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Statement of “Independent Observer” Public Alliance on 2021 snap parliamentary elections

June 21, 2021

Activities | Reports|Information Papers|Brochures | Electoral Process | Right to Vote and to Participate in a Referendum | Joint | Publications | Civilian Oversight and Monitoring

The “Independent Observer” carried out an observation mission with a team of about 700 people on the voting day of the snap parliamentary elections in the Republic of Armenia.

 

According to the preliminary results of the elections, three political forces have entered the parliament, namely, the Civil Contract Party, the “Armenia” and “I Have Honor” alliances.

 

Methodology

 

From 07:00 am until the end of the voting tabulation process, the mission observed more than 200 polling stations from a total of 2008 polling stations across the country, with 2 observers in each polling station. More than 40 mobile groups of observers operated in Yerevan and in all the provinces. The mission involved about 30 lawyers and 90 other staff members. After 08:00 pm, the alliance observed the work of all 38 Territorial Electoral Commissions, the Central Electoral Commission, the operation of all (about 1,500) cameras installed in the polling stations, and the coverage of the election day in the media.

 

Major violations recorded

 

A number of violations were reported by observers in the polling stations observed on election day. In particular, in 52% of the 208 polling stations observed, there were instances of ballots being put in envelopes outside the polling booth, in 30% of polling stations persons entered or attempted to enter the voting booth without having the respective right to do so. In the vicinity of 30% of the observed polling stations, propaganda was carried out in one way or another, the distribution being as follows: 37.5% of the cases in favor of the Armenia Alliance, 15.7% in favor of I Have Honor Alliance, 14% in favor of Civil Contract Party, and 4․7% in favor of Prosperous Armenia Party and the National Democratic Pole.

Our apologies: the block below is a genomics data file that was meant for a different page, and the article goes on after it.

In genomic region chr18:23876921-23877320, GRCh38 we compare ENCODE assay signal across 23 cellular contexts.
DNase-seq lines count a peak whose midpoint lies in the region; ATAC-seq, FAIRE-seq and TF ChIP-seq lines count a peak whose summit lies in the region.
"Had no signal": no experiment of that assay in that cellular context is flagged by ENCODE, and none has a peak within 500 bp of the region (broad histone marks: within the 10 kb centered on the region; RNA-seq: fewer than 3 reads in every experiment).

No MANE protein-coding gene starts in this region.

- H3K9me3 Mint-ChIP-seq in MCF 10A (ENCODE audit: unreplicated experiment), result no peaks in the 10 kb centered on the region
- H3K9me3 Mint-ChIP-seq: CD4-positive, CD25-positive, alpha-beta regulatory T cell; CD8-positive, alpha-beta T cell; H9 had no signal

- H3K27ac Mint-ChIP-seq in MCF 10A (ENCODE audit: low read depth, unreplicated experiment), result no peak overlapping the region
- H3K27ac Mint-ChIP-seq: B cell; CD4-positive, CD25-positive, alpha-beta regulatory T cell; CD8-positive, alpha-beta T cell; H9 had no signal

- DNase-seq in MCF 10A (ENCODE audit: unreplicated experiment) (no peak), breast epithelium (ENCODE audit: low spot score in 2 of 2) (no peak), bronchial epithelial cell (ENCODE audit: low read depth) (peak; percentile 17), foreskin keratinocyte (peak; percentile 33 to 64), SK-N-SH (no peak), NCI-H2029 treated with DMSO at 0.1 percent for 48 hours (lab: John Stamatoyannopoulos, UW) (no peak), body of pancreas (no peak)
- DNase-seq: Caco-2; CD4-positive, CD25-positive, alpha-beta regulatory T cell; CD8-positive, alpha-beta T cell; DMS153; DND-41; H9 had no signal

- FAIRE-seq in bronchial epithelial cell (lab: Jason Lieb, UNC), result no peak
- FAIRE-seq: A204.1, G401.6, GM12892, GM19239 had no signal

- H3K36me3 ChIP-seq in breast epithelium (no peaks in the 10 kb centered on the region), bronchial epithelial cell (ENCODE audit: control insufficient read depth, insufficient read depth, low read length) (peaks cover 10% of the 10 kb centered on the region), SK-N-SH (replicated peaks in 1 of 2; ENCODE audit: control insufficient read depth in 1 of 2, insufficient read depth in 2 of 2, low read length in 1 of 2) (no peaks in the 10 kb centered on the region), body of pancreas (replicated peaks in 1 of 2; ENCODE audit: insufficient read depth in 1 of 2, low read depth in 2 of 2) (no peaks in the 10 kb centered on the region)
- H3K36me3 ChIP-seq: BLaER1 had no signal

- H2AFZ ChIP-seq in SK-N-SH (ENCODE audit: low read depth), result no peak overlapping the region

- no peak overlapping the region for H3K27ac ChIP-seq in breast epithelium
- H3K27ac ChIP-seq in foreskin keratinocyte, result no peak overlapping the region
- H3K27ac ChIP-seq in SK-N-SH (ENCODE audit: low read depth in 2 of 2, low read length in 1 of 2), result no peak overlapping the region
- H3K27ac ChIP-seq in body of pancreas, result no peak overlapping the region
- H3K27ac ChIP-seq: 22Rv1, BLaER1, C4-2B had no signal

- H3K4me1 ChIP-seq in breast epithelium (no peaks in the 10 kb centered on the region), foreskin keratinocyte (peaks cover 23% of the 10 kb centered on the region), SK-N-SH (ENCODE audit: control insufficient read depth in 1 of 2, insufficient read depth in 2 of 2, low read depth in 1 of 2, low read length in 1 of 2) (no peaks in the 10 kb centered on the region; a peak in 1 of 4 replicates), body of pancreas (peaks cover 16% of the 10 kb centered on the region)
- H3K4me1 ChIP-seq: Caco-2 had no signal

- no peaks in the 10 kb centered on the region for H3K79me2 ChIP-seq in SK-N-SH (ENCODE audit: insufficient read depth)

In 10 percent of polling stations, not all ballots were provided to the voters, and in 10 percent of polling stations, ballots were taken out of the polling station.

 

Instances of more than one person entering the voting booth were recorded in 31.5% of the observed polling stations (70 polling stations). According to observations, however, there was an intention to control the voting only in 7% of these cases.

 

As for the violations registered during the vote tabulation session, the vote counting process proceeded largely without violations, but there were arguments and other irregularities in some polling stations. In particular, in 8 polling stations, due to the ignorance of the police or the chairperson of the commission, the entry of the persons having the right to be present at the vote tabulation session was obstructed. In 17 polling stations, the vote tabulation session was interrupted due to incidents.

 

Unfortunately, serious quarrels and even fights were observed in the polling stations. However, they were sporadic, they took place during the vote tabulation process, and did not affect the expression of will of the voters.